The initial choice of character occurs under a budget constraint of these attributes so that equality of opportunity in the world occurs. Your mace-wielding troll will be stupid, and your clever wizard will have a glass jaw. Simultaneously, the budget constraint guarantees equality among avatars along dimensions that most people think should not matter for social achievement. In particular, male and female avatars have the same initial budget of skills and attributes. Avatars whose physical characteristics (i.e. skin tone, size) are associated with any benefit in the game must accept some compensating disadvantage. Any inequality in the virtual world can only be due to one of two things: a) a person’s choices when creating the avatar, or b) their subsequent actions in the virtual world. (Filiack, 2003; Castronova, 2003)

Once the avatar is created, she needs a name. So the player must choose one. If they cannot think of one which matches the game’s universe, an automatic name generator can be used. This name will become your identifier; your identity, in fact. Your name will be on what you build your reputation. This will become your trade mark. (Walsh, 2004) For example, in Marvel Enterprises, Inc. and Marvel Characters, Inc. v NCSoft Corporation, NC Interactive, Inc. and Cryptic Studios, Inc., Case No. CV 04-9253-RGK in US District Court for the Central District of California, Marvel claimed that NCSoft’s computer game ‘City of Heroes’ infringed their trademarks with their character creation system which allows and encourages players to create heroes that are similar to, or identical in appearance to Marvel’s well-known comic book characters. In the United Kingdom, the courts have found these types of characters ineligible for copyright protection, but have not been presented with the trademark question. (See e.g., King Features Syndicate Inc v O&M Kleeman Ltd., [1941] A.C. 417, [1941] 2 All E.R. 403 regarding the character of Popeye).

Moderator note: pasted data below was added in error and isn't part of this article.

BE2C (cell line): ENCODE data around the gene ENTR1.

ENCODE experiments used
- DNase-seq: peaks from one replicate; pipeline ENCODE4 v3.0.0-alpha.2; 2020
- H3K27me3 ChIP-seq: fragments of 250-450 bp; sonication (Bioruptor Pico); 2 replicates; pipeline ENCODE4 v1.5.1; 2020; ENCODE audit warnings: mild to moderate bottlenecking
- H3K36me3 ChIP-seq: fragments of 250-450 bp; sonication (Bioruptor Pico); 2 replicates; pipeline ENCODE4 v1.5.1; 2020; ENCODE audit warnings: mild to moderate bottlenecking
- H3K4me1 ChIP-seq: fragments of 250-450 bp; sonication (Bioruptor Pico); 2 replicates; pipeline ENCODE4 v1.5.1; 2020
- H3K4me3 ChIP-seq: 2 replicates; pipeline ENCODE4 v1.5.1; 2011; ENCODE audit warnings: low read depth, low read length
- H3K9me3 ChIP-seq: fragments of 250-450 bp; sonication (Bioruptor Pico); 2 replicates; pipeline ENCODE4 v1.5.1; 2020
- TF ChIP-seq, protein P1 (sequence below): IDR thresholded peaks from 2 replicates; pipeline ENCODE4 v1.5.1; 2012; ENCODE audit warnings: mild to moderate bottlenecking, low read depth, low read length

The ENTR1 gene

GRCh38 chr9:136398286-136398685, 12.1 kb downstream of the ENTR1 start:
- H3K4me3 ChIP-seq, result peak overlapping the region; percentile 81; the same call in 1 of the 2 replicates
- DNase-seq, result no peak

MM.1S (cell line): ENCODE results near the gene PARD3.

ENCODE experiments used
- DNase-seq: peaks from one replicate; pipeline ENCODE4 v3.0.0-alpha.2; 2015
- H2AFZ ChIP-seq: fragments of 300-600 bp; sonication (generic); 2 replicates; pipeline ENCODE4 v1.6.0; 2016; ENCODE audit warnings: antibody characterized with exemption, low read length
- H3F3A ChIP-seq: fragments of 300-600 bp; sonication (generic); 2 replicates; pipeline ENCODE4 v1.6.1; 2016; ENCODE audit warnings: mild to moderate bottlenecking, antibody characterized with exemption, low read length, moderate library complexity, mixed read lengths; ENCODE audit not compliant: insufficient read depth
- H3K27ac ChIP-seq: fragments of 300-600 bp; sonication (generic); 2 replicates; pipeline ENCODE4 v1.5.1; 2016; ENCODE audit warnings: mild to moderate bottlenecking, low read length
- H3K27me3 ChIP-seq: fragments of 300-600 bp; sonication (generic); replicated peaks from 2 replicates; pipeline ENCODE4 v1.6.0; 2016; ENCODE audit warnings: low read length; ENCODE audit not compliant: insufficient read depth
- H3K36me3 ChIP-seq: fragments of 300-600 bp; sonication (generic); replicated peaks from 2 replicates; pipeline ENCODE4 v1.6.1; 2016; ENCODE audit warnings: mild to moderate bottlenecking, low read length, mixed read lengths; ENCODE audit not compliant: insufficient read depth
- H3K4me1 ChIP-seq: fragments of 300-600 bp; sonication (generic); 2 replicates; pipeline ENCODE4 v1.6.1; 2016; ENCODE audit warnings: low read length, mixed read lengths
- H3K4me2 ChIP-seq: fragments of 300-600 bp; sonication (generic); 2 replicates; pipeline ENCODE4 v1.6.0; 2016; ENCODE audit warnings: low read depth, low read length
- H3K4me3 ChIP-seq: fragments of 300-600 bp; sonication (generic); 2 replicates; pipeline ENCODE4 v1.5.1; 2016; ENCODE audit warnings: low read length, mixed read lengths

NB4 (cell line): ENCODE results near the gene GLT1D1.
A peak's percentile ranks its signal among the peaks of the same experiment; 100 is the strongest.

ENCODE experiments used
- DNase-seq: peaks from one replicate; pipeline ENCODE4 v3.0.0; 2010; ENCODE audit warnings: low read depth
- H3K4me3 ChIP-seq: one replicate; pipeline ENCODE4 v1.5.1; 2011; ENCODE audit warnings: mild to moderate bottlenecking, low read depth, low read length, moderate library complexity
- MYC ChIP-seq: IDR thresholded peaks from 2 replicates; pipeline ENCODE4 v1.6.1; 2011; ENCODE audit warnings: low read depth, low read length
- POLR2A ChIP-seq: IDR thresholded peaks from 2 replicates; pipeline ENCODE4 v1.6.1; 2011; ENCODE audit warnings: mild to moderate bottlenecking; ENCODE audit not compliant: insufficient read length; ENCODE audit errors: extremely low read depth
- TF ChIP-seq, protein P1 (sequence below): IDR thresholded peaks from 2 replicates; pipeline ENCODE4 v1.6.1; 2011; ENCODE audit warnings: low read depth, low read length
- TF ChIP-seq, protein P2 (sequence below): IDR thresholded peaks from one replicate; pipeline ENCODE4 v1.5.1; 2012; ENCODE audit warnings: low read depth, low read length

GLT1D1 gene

Now it is time to deposit the avatar at some place in the virtual world. As many of the laws of earth science apply, much of the time, it is relatively simple to ‘become’ the avatar as you observe this new world through its eyes, seeing only where you are looking. If you are at Point A and want to get to point B, you will have to walk or fly your avatar in that direction. You cannot walk through walls. If you jump off a cliff, you will fall and hurt yourself, possibly die. When the sun sets, it gets darker and you will need a light. If you do something repeatedly, you will get better at it. If you hold things, you might drop them; if you drop them, someone else may pick them up. You can give things to another avatar if you wish. You can hit other avatars and biots. Biots are characters controlled by the game and not by another player. You may kill them if you can. And they may kill you.